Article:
But “Rachel” just didn’t know any better, you see, because she was not yet a TRUE CHRISTIAN™. She did find a husband before her conversion, but now she understands marriage so much better now that she’s subscribed to evangelical rules about it:

Before becoming a Christian, sex was less meaningful, cohabitation was defensible, and marriage was a piece of paper issued by the state. No longer. After coming to faith and joining a Southern Baptist church, she now believes that marriage is a covenant before God and a sacred relationship.

(Evangelicals divorce more often than any other religious group, including atheists (source). Their marriages are marked by strife, division, retaliatory cruelty, and constant struggles for dominance. I myself only knew of a couple of seemingly-happy evangelical couples back when I myself was evangelical. And I was most assuredly not one of them.)

Regnerus warns us, however, that “Rachel’s” happy ending has become more and more rare in today’s society. She got lucky!


In addressing “Rachel’s” luck, Regnerus puffs himself up by claiming that he’s being especially brave to study the topic that interests him:

Unfortunately, the kind of marriage I had in mind is no longer hip in the scholarly sphere. The late ethicist Don Browning said that for many academics, marriage is now considered “the ‘M’ word, almost in the same category as other dirty words.” Add Christianity to the mix, and you get the holy grail of unfashionable pairings among my peers.

Nevertheless, I persisted.

Google Scholar would like to disagree by presenting literally 34,000 results regarding “conservative” “Christian” “marriage” — all published since 2016.

But okay, fine, it’s soooooo totally brave to study Christian Right-style marriage, and those mean ole libruls are totes holdin’ him down.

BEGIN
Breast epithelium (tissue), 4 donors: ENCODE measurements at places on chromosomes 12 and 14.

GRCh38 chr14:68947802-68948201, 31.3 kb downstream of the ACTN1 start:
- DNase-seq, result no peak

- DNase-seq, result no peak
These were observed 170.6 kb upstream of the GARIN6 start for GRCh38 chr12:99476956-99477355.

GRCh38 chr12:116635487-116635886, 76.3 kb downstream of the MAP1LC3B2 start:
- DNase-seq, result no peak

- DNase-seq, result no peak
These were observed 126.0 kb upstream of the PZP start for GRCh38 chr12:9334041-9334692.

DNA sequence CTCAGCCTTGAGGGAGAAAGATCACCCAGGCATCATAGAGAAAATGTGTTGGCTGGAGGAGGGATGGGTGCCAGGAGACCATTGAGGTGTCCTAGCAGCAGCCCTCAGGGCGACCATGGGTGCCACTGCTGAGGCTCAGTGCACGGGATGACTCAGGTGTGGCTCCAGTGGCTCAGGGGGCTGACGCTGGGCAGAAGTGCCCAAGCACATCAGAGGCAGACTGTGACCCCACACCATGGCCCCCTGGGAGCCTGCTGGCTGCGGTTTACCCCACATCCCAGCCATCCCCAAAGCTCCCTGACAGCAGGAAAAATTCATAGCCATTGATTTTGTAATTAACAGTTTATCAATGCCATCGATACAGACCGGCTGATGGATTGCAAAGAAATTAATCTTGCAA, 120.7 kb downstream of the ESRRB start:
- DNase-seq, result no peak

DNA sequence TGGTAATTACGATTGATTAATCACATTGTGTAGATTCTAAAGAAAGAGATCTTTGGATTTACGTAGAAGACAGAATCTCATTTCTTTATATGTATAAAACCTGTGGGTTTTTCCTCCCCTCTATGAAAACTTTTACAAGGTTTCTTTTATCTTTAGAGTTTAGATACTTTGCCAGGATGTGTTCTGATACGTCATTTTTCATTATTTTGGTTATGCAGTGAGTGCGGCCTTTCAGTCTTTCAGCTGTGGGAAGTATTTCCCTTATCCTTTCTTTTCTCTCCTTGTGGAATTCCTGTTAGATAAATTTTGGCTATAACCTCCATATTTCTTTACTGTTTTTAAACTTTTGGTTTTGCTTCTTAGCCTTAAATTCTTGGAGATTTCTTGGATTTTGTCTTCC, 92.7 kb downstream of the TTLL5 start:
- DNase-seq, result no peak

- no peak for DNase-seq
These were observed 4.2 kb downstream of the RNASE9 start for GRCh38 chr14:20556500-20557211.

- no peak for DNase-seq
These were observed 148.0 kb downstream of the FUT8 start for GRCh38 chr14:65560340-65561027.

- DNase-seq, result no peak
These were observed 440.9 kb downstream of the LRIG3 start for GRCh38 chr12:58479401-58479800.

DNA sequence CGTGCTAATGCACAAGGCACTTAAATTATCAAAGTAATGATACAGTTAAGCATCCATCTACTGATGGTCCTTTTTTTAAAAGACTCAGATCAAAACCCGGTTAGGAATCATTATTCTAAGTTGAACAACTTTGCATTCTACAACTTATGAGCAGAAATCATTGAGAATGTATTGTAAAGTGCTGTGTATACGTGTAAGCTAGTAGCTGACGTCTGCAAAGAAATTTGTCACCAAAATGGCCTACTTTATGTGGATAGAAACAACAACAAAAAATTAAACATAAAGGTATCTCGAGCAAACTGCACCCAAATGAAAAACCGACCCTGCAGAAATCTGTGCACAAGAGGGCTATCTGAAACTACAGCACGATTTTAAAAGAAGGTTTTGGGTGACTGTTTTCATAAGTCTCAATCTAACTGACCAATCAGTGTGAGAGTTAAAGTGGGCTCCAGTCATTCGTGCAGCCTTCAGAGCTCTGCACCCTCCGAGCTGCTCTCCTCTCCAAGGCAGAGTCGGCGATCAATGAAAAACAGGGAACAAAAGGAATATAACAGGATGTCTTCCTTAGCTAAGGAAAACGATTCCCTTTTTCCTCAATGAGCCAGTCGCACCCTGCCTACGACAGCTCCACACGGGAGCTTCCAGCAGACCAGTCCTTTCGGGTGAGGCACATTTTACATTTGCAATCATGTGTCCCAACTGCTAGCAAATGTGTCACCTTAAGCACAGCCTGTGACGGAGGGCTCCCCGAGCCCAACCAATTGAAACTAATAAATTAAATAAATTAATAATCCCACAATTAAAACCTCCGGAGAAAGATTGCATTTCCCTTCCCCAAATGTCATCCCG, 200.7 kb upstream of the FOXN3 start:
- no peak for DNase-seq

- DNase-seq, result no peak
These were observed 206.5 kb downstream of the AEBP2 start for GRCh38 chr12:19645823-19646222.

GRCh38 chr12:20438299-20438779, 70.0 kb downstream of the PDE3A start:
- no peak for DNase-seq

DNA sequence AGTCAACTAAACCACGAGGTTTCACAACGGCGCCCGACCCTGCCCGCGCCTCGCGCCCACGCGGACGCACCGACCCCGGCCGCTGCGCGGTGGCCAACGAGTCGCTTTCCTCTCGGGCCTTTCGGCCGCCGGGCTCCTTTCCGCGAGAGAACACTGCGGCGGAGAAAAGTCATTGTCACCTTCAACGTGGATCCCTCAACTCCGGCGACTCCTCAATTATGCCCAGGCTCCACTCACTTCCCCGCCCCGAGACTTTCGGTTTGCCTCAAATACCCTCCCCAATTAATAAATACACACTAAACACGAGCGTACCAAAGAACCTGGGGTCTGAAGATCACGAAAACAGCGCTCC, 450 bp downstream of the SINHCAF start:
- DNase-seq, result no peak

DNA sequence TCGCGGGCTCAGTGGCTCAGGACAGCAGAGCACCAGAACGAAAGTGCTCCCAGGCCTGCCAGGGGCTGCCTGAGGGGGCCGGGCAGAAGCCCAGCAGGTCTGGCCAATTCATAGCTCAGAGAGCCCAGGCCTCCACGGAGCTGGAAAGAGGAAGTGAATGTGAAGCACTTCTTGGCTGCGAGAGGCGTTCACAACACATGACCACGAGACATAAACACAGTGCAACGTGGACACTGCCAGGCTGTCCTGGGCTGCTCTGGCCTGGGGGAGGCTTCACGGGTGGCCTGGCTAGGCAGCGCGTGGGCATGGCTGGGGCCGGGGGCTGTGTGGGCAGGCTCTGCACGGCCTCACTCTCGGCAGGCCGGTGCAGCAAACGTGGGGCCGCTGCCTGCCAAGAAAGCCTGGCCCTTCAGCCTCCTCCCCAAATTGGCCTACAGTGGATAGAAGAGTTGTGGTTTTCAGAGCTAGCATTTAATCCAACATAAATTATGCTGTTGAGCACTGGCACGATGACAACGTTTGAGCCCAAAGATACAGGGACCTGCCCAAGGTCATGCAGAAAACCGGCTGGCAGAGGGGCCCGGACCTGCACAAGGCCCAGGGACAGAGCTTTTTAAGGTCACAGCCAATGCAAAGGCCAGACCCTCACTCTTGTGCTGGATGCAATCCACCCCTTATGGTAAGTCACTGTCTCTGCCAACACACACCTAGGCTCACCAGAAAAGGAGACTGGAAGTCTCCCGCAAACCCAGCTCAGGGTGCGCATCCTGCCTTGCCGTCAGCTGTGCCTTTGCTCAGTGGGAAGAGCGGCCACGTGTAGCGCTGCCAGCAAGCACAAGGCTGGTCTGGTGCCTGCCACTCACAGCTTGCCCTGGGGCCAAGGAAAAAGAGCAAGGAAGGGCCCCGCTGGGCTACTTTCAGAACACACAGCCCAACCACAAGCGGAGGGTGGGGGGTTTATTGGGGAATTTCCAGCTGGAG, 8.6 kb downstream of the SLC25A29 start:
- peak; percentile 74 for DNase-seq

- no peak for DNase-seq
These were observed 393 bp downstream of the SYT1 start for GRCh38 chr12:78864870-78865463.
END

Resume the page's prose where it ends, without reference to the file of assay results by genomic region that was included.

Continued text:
It’s probably worth noting that his “peers” probably care about methodology and real-world measurements and all that crazy librul stuff. His university, University of Texas-Austin, has all but disowned him.

At Risk Of Sounding Alarmist…

I loved how he daintily described the outcome of his latest pseudo-research:

Although I risk sounding alarmist, I can’t stress this point enough: The institution of marriage is under severe strain.

He talks like marriage is a building one can point to that sags through its foundation, or an ecosystem being destroyed by logging, or a person’s body put through the wringer through partying way too heart(il)y. Like if we just pour enough vitamins or support beams into the structure, hooray! It’s saved! (But remember: climate change is a Satanic lie!)

Regnerus goes on to tell us about “Ander,” another totally-real young adult about to get married to his college sweetheart. It turns out that “Ander” doesn’t feel a lot of confidence about his upcoming nuptials. Though “his faith is strong,” he feels great anxiety regarding how well he knows his bride. They’ve only known each other for six years, I mean, since they were 19 years old. Now his fear might actually botch the wedding itself and end the relationship.

And remember, Regnerus presents “Ander” as a Christian man of “strong faith.” He says of this young man:

Ander is only one of many Christian men who are part of the downward turn in marriage trends.

Then he spends his time wringing his hands over the “downward turn” itself.

“More Burying Than Marrying.”

For those who can’t get into the article, I’ll summarize:

Right-wing Christians still marry more often and at younger ages than evil secular feminist-y tech-loving heathens (ESFTHs) do. In fact, if a right-wing Christian man claims to attend church weekly, he’s way more likely to expect to be married by age 35 than ESFTHs do — 72% vs. 50%. (This doesn’t mean he will be, just that he expects to be.)

In 2014, 56% of evangelical men between ages 20-39 told Regnerus’ survey-takers that they were married, compared to 42% of ESFTHs. But in 2018, that number dipped to 51% and 40% respectively.

In that same stretch of time, the percent of evangelicals who admitted to cohabitation rose from 3.9% to 6.7% (he does not say what this percentage represents — maybe self-identified evangelicals). Evangelicals’ support for cohabitation rose from 16% to 27%.